Cedarwood essential oil, the red root
The western cedar is a magical tree. The photograph above is of a tree located in Whistler BC, on a trail I used to walk nearly every day. I would stop and visit this grove, and sit on the roots of this tree. He is enormous and gorgeous. Just look at that color.
I’ve been using cedarwood essential oil for years as a healing oil, and the scent is absolutely incredible. I also use it in my base notes for perfume. It is sweet and earthy and very comforting.
I thought I’d list seven essential oils to correspond to the seven chakras or energy centers of the body, and this is the first. This red root tree is appropriately connected to our red root chakra at the base of the spine. I place a drop or so on my tailbone at night to bring all my scattered energy back into my body, and ground me in the hours I spend regenerating during the night.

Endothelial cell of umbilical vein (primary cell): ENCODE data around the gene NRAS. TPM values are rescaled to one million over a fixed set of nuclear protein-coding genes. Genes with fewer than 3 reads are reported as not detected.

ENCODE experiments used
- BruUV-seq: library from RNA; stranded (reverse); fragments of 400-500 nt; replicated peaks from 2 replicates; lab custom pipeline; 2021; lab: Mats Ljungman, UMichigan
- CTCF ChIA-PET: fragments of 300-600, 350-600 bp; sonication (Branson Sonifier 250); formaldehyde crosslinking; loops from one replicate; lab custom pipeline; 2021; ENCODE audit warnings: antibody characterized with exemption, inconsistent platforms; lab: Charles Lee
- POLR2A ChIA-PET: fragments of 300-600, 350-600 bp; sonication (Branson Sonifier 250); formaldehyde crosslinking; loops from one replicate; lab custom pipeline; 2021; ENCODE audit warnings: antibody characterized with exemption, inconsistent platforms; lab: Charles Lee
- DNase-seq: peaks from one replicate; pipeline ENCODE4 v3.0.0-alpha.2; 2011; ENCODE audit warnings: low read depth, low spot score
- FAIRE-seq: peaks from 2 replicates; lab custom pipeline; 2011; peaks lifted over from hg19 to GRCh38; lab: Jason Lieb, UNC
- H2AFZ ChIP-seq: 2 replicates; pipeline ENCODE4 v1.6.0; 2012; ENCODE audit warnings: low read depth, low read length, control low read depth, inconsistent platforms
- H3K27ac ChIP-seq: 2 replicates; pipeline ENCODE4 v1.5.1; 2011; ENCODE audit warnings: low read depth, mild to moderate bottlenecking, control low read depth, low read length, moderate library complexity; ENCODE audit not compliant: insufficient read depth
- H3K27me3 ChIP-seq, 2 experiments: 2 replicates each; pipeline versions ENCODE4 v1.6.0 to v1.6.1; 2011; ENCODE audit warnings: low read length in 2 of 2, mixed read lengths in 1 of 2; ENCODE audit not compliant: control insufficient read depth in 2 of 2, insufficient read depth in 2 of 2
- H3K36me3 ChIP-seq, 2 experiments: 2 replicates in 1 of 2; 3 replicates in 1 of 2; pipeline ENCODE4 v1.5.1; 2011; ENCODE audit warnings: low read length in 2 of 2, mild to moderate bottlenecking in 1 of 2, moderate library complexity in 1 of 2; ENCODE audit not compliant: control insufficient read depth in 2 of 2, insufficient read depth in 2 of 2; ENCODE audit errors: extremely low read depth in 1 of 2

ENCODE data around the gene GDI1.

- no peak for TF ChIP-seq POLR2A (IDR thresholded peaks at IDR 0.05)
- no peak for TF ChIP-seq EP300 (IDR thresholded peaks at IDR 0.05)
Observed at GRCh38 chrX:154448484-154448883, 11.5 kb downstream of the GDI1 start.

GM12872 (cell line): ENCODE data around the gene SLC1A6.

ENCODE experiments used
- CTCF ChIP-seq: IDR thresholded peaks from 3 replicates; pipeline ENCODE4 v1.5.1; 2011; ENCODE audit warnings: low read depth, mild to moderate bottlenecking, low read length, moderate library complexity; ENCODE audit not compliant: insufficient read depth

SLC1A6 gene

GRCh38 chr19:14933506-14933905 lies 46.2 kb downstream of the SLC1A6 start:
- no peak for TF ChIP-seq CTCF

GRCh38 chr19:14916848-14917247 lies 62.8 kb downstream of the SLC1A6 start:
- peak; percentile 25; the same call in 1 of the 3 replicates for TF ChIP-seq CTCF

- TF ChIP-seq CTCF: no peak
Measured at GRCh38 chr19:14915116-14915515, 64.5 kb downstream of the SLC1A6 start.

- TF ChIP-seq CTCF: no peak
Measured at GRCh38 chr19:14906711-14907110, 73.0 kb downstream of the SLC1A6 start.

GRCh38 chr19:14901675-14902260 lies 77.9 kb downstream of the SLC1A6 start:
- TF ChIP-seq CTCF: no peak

The western red cedar is indeed a magnificent creation, and I encourage anyone to use this oil as part of healing and grounding the base/instinctive part of ourselves that provides us with a sense of stability and security. It is a completely different oil than “virginia cedar”, however western cedar is also known as “atlas cedar”. When in doubt ask your supplier.
In closing I’d like to include an amazing photograph of one of the oldest living things on the planet, at 2,500 years old. This cedar is called the “Cheewhat Lake Cedar” in southern British Columbia.
“Less than 100 km, as the eagle flies, from Sooke lives Canada’s largest known tree, the Cheewhat Lake Cedar. This Western red cedar (Thuja plicata – thoo-yuh ply-kay-tuh) is 18.34 m/60.2 ft in circumference and 55.5 m/182 ft in height. It is the second largest known tree of its type on the planet.”
Apparently the largest is in Washington State on the Olympic Peninsula. You can read more about the Cheewhat Giant at Cheryl Young’s Blog.